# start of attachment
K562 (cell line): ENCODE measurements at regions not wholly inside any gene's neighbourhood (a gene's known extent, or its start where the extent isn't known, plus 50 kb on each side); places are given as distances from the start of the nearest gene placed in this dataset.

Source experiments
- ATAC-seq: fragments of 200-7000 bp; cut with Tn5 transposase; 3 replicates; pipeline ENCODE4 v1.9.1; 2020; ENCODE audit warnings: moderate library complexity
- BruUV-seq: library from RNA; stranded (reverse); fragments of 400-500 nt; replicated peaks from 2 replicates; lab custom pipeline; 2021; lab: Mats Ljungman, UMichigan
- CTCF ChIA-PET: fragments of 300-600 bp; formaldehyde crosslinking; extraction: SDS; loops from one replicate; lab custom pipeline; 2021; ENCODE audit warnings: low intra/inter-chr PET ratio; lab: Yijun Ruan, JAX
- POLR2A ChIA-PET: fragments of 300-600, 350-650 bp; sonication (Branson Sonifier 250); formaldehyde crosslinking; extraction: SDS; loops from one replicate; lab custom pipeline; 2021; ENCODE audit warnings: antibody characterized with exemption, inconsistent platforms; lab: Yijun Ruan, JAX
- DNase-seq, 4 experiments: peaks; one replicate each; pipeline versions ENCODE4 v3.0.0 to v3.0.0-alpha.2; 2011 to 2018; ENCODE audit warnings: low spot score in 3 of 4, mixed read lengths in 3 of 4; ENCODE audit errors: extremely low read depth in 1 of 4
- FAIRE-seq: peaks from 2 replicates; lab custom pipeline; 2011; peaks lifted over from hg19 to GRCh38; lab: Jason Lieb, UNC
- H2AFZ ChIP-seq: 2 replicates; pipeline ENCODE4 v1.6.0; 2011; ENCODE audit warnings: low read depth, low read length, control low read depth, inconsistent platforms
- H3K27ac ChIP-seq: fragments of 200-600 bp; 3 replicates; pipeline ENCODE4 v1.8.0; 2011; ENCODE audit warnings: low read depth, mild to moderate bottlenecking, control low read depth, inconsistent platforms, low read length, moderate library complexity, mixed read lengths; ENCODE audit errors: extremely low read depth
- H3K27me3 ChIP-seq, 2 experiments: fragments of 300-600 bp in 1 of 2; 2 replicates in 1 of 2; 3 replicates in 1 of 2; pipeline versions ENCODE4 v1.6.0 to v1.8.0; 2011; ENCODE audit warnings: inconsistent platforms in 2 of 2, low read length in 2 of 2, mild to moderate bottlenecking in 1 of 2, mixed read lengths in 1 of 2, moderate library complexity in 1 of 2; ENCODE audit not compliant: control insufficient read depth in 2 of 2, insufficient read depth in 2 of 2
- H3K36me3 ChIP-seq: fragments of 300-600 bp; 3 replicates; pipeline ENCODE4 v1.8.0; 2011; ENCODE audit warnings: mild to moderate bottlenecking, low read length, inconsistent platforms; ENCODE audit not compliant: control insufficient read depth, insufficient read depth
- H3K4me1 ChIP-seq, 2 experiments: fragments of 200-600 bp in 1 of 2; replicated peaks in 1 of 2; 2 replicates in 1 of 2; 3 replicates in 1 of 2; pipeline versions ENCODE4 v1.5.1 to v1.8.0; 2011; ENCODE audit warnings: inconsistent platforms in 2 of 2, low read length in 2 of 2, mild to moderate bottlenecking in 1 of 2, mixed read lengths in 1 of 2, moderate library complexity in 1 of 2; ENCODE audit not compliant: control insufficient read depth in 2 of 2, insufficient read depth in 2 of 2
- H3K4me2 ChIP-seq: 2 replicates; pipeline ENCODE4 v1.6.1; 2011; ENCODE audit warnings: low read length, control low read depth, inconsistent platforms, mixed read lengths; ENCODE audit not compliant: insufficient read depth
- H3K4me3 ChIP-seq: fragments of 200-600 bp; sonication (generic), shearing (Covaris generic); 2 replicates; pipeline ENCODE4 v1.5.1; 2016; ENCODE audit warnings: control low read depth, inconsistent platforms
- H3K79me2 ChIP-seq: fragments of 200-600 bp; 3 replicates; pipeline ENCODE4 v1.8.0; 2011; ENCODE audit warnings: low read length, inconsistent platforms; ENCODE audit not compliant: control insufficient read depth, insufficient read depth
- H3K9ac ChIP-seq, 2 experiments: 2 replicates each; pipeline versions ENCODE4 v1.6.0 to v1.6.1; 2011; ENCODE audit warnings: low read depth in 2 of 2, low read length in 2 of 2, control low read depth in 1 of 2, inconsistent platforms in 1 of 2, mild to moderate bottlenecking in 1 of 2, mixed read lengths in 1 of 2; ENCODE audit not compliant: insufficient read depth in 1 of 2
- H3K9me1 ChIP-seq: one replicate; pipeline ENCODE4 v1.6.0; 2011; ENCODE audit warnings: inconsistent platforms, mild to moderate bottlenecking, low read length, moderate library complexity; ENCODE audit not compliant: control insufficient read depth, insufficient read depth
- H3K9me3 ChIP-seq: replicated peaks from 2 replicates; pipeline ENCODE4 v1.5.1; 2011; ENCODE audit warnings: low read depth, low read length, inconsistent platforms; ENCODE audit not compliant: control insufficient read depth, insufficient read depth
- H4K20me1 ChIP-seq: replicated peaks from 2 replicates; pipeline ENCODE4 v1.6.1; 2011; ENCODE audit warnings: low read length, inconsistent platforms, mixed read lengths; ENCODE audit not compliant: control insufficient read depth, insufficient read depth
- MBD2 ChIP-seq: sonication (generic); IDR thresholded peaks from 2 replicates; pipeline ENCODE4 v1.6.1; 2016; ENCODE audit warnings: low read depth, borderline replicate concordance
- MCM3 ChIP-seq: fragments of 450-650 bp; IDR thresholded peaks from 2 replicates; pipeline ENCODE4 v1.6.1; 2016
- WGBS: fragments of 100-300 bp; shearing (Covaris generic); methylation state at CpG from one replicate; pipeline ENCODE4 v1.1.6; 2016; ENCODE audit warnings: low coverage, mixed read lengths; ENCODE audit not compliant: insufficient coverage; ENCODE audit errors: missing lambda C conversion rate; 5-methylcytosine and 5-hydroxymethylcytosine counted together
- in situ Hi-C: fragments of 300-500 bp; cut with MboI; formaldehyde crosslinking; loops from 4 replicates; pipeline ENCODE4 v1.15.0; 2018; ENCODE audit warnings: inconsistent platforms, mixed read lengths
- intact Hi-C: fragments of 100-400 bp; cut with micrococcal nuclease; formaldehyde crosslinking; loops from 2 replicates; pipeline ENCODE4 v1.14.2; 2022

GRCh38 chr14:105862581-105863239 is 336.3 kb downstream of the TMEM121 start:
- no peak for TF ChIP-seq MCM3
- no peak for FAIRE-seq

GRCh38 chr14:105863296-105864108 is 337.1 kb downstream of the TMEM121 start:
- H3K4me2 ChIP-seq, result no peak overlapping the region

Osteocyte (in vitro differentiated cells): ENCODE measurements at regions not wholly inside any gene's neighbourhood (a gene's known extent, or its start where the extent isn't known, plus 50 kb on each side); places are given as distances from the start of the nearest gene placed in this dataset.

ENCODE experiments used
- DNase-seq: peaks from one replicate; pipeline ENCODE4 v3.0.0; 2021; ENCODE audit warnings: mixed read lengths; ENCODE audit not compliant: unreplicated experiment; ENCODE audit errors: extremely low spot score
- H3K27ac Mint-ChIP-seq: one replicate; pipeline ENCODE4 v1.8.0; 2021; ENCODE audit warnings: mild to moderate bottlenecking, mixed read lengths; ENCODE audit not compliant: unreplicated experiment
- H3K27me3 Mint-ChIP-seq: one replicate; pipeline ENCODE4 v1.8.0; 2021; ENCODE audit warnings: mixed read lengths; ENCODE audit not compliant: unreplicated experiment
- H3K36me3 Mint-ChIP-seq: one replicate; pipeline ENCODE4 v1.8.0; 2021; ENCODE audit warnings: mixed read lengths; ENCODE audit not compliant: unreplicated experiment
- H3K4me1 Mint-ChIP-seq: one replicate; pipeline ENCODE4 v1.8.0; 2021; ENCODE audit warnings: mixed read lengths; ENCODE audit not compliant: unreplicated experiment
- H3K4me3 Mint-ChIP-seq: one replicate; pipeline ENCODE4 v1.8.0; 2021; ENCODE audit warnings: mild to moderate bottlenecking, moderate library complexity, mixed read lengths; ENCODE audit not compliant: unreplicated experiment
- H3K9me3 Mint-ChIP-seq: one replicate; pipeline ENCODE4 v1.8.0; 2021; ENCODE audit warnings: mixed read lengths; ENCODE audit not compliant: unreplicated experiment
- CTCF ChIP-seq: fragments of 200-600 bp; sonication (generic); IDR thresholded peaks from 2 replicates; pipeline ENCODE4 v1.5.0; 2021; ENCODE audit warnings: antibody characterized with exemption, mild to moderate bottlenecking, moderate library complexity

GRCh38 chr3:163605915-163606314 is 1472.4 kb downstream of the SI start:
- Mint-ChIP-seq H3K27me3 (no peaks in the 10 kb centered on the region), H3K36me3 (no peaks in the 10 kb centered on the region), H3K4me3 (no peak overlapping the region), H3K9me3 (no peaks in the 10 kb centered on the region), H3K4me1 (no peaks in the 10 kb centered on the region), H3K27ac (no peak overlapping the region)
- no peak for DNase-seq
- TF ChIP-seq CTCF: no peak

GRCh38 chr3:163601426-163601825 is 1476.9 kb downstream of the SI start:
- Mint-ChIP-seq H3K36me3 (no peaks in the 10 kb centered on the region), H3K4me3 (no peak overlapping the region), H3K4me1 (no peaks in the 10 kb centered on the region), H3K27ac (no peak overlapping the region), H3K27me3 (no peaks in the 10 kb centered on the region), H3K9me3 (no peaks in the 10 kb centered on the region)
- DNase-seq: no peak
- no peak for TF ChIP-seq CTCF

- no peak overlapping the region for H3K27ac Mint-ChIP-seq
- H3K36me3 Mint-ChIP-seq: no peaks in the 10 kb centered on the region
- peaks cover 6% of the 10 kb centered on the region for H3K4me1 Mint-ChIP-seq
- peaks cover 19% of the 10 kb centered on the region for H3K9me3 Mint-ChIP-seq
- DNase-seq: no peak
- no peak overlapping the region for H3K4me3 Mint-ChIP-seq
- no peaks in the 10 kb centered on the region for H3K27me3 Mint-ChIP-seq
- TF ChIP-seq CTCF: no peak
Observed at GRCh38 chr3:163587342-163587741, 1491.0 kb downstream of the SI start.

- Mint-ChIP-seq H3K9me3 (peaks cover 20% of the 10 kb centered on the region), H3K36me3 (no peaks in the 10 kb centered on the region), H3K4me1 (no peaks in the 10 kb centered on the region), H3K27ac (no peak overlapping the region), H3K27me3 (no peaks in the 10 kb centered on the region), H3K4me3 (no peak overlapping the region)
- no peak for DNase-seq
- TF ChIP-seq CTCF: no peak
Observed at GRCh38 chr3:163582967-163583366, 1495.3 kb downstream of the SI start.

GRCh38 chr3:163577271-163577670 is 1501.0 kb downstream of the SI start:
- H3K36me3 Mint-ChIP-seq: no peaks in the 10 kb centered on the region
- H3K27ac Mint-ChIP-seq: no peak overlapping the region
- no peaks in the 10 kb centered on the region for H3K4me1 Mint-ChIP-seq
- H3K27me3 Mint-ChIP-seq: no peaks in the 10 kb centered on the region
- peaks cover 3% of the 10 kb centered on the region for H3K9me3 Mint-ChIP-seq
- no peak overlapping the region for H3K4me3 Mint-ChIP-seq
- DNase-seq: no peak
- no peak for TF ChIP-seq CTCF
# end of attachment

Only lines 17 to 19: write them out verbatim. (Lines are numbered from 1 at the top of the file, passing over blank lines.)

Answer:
- H3K9ac ChIP-seq, 2 experiments: 2 replicates each; pipeline versions ENCODE4 v1.6.0 to v1.6.1; 2011; ENCODE audit warnings: low read depth in 2 of 2, low read length in 2 of 2, control low read depth in 1 of 2, inconsistent platforms in 1 of 2, mild to moderate bottlenecking in 1 of 2, mixed read lengths in 1 of 2; ENCODE audit not compliant: insufficient read depth in 1 of 2
- H3K9me1 ChIP-seq: one replicate; pipeline ENCODE4 v1.6.0; 2011; ENCODE audit warnings: inconsistent platforms, mild to moderate bottlenecking, low read length, moderate library complexity; ENCODE audit not compliant: control insufficient read depth, insufficient read depth
- H3K9me3 ChIP-seq: replicated peaks from 2 replicates; pipeline ENCODE4 v1.5.1; 2011; ENCODE audit warnings: low read depth, low read length, inconsistent platforms; ENCODE audit not compliant: control insufficient read depth, insufficient read depth